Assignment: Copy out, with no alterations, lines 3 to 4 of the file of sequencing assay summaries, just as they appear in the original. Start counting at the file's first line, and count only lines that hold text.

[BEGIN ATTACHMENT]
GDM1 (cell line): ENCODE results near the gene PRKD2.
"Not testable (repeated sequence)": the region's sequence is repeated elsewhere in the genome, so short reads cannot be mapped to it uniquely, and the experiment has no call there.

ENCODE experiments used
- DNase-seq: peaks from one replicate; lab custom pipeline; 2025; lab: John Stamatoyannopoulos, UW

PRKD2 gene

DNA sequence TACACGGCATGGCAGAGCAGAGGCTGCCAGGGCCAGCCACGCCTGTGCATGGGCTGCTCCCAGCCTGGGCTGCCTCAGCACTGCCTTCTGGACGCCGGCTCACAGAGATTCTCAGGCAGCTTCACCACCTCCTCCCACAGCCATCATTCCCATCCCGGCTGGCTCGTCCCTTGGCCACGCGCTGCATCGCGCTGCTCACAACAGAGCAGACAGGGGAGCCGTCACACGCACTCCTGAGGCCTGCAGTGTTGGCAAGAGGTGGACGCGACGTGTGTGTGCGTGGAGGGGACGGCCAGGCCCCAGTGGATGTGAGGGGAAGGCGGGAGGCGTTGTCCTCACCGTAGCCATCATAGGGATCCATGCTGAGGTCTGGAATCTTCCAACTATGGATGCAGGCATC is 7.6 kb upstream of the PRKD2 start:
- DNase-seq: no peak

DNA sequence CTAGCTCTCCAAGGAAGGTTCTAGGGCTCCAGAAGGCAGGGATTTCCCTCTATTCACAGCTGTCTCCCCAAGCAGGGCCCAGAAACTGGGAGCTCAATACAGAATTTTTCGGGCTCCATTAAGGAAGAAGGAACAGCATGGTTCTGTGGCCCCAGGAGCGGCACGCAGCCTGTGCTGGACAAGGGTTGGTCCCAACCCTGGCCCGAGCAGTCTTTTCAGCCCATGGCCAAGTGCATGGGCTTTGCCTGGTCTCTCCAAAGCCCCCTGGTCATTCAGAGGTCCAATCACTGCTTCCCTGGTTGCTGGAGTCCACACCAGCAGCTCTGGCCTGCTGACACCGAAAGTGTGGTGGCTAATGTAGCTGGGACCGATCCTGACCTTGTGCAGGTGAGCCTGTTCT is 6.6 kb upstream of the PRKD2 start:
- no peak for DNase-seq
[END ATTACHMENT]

ENCODE experiments used
- DNase-seq: peaks from one replicate; lab custom pipeline; 2025; lab: John Stamatoyannopoulos, UW